Expositional Devotions

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One of the most common experiential complaints about expository preaching is the tedious work of walking through a Bible book over an extended period of time. It can be difficult to stay energized, excited, or awake(?) throughout a 75 week sermon series through Romans.

At the same time, the struggle of every expositor is to not only faithfully preach the text, but to do so in a way that best suits his people. Expository preaching expresses itself uniquely in different settings. What’s best for one congregation may not be what’s best for another. However, whether you’re walking through a Bible book over the course of one month or one year, a crucial question remains: How can I best drive the message, themes, and content of this book into the minds and hearts of my people?

Other than commentaries, few of which are suited for lay people, there aren’t many resources designed to help churches walk through Bible books together. One way I help shepherd as a pastor at my church is to write devotions based on the passages we are preaching. As we walk through Bible books, our people are given five devotions every week to help them study the text throughout the week. The devotions function as gospel-centered commentaries on Bible books that speak directly to both the head and heart. The goal in writing these devotions is multi-faceted.

The goal is for readers to know and experience the text better.

The goal is to teach readers how to better study the Bible

The goal is to help readers better see glimpses of Jesus on every page of Scripture.

The goal is for God’s people to know, love, and enjoy him more. 

I’m going to start sharing these devotions on the blog in the future as we continue walking through Bible books. I pray the devotions published here will be helpful for all believers, but especially for those walking through Bible books in expository preaching.


Mathew Gilbert is Associate Pastor for Children and Preschool at The Church at Trace Crossing in Tupelo, MS. He is a student at The Southern Baptist Theological Seminary and the author of Come to the Well: 50 Meditations to Fuel Your Joy in God. Mathew and his wife, Erica, live in Tupelo with their two boys, Jude and Jack.

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Back to Blogging With a New Perspective

glenn-carstens-peters-203007After a much-needed five-month hiatus, I’ve decided to re-enter the fray of the blogosphere. When my wife gave birth to our second son in mid-September of 2016, it didn’t take me long to learn my limitations as a minister, husband, father, and man. In order to fulfill my roles as husband and father, something needed to take a backseat. So, in late October, I abruptly walked away from my blog. Waking up at 6 AM or staying up until 2 AM to write blog posts was no way to help my wife in those early months with our newborn son. I realized that writing blog posts wasn’t the best expenditure of my time and energy.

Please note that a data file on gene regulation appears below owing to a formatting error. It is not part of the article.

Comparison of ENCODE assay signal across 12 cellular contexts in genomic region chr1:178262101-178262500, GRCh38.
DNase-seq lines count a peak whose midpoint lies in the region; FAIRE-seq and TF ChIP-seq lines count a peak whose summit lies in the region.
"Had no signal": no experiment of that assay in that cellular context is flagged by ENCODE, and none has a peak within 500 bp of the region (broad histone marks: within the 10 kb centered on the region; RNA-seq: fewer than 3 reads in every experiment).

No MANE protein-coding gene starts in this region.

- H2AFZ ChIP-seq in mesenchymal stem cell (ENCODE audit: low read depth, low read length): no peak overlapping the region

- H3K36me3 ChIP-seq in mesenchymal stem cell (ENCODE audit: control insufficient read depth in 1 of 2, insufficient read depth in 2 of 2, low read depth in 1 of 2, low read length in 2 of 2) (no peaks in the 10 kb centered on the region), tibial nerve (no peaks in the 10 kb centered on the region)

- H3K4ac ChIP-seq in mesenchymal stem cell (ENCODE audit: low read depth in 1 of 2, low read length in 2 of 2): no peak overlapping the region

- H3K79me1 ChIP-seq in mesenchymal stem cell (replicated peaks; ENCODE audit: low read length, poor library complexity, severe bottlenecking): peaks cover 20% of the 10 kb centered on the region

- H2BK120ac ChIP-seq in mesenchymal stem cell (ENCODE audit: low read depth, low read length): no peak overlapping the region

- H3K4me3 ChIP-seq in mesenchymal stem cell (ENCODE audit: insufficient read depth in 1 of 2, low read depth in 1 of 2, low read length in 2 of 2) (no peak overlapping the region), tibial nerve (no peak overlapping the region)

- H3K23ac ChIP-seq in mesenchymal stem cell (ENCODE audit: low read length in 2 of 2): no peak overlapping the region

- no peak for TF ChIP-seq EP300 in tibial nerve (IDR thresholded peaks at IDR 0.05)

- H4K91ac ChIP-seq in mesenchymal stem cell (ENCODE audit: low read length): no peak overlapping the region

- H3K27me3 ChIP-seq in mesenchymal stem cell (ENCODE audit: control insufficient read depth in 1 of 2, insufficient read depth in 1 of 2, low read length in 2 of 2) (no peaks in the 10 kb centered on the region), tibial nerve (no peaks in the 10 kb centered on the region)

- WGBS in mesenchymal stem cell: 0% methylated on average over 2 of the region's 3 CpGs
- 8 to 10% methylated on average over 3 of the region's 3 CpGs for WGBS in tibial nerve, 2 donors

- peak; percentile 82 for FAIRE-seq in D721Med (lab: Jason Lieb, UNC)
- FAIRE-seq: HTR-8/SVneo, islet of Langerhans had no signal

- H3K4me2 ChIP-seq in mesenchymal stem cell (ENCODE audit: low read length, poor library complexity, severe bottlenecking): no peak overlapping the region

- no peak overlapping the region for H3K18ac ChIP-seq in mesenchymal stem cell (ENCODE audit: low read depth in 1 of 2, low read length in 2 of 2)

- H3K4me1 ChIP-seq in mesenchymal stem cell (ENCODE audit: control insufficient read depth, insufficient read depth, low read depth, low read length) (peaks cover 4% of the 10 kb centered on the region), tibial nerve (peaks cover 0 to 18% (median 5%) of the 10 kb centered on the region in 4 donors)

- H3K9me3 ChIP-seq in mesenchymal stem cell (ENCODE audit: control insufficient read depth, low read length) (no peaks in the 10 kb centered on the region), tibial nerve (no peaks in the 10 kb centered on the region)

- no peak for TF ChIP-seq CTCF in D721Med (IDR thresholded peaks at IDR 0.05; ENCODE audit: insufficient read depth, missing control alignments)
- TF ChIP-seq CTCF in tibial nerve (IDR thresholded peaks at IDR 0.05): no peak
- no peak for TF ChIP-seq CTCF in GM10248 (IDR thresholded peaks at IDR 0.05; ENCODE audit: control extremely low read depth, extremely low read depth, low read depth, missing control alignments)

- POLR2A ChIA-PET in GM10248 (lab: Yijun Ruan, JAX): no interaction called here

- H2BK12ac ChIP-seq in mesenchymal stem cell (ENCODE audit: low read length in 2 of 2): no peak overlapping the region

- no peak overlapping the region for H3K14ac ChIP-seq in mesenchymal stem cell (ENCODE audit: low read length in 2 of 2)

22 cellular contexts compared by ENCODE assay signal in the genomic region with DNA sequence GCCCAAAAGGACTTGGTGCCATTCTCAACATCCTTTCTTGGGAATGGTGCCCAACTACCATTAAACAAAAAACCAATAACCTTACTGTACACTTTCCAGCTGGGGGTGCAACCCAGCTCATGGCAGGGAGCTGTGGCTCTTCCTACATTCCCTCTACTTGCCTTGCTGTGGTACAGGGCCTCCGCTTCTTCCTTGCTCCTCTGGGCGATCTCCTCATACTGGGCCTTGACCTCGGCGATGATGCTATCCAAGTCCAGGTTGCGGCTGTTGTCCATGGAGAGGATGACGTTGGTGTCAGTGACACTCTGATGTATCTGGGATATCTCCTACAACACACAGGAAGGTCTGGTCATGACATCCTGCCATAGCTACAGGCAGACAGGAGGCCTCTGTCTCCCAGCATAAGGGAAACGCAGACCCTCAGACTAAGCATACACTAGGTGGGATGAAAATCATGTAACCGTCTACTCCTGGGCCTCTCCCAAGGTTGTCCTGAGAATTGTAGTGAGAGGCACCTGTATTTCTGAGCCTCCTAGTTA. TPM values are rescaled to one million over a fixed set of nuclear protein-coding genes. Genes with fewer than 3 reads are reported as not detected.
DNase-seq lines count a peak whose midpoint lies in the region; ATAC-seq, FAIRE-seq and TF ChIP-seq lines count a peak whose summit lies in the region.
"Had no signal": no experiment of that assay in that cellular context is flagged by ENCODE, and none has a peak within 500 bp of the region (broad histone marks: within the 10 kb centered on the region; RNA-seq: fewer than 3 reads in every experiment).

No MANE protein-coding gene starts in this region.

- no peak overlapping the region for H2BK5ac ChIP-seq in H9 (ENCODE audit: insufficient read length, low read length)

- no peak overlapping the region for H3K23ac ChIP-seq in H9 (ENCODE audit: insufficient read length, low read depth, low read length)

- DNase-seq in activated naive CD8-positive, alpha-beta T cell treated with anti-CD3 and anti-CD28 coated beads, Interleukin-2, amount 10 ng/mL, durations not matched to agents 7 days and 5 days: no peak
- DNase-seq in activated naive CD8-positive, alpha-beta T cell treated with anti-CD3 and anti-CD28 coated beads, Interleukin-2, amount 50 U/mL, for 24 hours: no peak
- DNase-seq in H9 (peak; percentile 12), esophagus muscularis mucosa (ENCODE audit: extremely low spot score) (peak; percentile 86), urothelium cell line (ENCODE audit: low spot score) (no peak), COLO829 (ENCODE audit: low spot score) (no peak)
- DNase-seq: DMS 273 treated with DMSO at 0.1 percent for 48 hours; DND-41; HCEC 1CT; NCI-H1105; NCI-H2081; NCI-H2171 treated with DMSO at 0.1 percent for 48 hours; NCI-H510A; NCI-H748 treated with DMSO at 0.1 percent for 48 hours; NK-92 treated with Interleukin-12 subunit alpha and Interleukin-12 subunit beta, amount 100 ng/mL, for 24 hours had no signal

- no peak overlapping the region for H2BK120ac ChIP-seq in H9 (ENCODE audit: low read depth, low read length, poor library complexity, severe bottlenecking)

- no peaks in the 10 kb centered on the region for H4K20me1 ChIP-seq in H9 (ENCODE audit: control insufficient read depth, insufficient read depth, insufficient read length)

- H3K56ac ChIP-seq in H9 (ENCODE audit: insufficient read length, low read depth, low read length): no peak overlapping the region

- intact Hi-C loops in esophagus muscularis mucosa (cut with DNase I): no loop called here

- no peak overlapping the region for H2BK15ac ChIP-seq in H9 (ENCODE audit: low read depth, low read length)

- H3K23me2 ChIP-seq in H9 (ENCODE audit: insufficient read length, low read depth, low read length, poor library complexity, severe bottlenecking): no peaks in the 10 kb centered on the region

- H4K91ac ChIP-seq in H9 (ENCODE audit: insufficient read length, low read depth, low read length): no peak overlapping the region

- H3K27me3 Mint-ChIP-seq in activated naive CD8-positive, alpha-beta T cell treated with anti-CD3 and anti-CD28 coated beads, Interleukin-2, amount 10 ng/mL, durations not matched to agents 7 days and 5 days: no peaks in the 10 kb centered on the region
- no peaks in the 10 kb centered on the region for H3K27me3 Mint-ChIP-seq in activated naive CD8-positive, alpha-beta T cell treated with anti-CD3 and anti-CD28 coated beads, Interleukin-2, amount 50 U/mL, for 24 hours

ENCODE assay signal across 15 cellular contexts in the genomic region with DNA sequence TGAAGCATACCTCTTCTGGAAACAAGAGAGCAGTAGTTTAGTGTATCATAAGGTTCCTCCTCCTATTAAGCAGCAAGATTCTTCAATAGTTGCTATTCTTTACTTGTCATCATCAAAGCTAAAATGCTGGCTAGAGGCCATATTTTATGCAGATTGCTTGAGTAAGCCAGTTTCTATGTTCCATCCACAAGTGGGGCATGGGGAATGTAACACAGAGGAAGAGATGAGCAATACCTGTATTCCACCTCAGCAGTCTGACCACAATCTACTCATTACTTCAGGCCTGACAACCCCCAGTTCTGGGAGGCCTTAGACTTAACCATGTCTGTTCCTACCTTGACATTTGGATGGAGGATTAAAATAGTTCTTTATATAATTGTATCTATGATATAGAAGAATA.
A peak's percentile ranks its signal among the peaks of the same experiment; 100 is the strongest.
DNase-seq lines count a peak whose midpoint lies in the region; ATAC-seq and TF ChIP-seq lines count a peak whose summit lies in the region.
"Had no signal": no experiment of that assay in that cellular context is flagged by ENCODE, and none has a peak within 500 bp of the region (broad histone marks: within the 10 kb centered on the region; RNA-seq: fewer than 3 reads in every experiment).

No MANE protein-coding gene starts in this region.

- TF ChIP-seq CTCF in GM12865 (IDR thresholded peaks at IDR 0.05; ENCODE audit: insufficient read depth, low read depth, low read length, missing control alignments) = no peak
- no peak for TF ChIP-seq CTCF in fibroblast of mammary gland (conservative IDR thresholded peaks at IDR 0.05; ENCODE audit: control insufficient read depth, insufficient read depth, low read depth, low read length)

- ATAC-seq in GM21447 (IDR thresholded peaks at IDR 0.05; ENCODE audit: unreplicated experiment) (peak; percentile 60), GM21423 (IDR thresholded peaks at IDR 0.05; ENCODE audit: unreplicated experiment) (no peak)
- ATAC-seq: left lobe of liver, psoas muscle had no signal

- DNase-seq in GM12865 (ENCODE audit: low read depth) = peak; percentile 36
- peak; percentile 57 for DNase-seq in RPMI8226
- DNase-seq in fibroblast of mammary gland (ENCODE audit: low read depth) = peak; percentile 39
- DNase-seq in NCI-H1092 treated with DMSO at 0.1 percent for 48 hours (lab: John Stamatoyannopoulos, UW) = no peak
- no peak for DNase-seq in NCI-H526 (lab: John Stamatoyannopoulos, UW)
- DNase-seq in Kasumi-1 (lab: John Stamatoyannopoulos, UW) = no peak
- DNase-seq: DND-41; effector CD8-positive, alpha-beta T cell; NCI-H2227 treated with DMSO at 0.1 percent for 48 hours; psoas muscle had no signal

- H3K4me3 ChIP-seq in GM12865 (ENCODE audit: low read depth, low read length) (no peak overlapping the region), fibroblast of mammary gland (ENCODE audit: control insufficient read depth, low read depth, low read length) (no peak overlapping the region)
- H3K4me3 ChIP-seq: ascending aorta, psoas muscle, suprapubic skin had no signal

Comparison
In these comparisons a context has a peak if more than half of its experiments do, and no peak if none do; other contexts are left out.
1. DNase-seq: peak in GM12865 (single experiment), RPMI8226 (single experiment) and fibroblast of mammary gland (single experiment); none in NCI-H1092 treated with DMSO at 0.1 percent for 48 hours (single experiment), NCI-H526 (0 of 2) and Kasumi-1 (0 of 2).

To be honest, blogging took the place of the few moments of alone time with my wife. Blogging took the place of rocking a crying baby or changing a dirty diaper. When Erica and I were finally able to sit down together after a rough night getting our boys to bed, my eyes became fixated on a screen rather than on her. Blogging simply got in the way.

After only a couple conversations with my wife about the role blogging was playing in my life, I knew what had to be done. I had to quit. And by God’s grace, I wanted to quit. Not because I lost a desire to write or share helpful content with my readers, but because I had a greater desire to be with my wife.

Blogging, for me, had turned from a personally sanctifying tool and means of ministering to a wider base of people into a time-sucking machine that was a product of the selfishness in my heart. Blogging turned from a sanctifying partner to a relentless slavedriver. Pastors, like everyone else, very much dislike admitting their own struggles. Maybe that’s why so many of us burn out or fall into habitual sin. I know I don’t enjoy sharing that blogging, for me, had become more sinful than sanctifying just before my break.

By God’s grace, I clearly saw my sin for what it was and snuffed it out. Blogging was causing more pain than pleasure, and more sin than sanctification, so I quit. No final post. No specific timeline. I knew I would return to blogging at some point, but I didn’t want it to be on my mind at all during the break. Honestly, the break has been refreshing. However, I feel I am now at a good place to return to blogging. And I’m excited. I’m excited to return to the blogosphere because of the two things I’ve learned about blogging over the past five months despite not hitting “publish” once.